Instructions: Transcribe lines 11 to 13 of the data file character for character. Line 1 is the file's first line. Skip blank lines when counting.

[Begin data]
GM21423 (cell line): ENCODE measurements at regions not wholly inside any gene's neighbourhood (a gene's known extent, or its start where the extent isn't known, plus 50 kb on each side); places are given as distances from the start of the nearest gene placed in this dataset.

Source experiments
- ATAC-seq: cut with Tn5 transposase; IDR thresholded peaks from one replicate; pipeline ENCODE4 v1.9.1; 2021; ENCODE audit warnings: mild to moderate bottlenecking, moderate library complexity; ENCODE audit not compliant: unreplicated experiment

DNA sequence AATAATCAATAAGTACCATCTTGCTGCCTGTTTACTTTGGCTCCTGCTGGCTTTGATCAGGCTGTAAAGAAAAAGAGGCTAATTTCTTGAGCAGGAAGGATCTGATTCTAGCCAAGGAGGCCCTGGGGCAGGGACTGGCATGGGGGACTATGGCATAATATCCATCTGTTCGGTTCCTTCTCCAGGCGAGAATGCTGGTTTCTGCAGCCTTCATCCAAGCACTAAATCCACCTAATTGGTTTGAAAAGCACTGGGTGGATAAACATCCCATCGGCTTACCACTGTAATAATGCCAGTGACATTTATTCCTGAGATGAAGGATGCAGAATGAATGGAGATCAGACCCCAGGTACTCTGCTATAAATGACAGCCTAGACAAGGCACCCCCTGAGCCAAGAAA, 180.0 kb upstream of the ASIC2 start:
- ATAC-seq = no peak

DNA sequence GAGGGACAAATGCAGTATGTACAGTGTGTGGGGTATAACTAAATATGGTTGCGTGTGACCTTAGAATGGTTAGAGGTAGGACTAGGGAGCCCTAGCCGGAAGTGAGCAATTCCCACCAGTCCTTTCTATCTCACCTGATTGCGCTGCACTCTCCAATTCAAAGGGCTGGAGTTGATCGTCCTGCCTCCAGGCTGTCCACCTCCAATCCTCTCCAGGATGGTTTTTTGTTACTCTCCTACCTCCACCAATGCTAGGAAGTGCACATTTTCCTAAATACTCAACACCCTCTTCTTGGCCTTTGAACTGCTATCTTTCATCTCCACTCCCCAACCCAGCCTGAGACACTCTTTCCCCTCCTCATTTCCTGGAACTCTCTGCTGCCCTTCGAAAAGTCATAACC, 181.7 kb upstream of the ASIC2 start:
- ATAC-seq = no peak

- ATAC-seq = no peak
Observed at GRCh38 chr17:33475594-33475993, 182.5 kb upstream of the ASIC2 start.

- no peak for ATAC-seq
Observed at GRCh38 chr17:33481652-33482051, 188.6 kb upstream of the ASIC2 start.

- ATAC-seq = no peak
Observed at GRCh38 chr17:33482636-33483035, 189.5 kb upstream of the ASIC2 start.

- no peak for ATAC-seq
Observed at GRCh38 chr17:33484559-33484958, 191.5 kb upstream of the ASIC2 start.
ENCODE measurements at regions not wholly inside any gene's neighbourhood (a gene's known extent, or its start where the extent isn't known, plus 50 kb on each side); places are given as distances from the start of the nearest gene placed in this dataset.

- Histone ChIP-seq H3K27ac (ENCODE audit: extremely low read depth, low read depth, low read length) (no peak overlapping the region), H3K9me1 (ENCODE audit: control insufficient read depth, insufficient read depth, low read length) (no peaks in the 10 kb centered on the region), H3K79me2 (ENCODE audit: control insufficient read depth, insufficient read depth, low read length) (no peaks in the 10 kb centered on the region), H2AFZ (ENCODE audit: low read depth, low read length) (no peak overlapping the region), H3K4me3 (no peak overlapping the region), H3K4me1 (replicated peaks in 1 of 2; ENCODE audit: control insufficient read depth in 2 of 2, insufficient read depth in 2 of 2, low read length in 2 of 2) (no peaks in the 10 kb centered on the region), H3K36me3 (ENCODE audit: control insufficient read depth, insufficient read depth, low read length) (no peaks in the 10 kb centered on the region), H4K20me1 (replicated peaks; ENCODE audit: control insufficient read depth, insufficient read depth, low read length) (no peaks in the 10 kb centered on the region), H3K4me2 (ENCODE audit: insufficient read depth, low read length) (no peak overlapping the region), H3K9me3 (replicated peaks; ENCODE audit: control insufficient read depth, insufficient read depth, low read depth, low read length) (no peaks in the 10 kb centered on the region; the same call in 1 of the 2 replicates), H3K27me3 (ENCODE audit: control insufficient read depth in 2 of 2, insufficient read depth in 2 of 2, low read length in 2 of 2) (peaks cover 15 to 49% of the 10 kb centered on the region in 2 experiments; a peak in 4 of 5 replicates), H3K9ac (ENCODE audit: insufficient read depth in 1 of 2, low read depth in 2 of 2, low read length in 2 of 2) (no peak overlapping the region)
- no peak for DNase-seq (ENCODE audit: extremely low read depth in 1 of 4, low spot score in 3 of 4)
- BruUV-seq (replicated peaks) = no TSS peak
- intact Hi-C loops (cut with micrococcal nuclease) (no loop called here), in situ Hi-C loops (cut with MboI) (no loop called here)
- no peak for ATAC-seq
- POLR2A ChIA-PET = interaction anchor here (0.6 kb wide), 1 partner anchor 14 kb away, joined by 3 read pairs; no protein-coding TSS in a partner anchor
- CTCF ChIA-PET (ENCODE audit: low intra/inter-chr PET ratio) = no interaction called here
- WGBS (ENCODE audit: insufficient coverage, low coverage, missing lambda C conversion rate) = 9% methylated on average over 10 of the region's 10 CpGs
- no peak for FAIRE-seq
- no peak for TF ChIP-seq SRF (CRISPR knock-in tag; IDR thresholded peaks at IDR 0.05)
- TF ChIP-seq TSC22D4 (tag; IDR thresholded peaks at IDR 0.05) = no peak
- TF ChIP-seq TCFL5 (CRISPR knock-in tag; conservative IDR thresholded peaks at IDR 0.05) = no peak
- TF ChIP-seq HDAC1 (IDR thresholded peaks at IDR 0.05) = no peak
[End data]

Observed at GRCh38 chr17:33481652-33482051, 188.6 kb upstream of the ASIC2 start.

- ATAC-seq = no peak
Observed at GRCh38 chr17:33482636-33483035, 189.5 kb upstream of the ASIC2 start.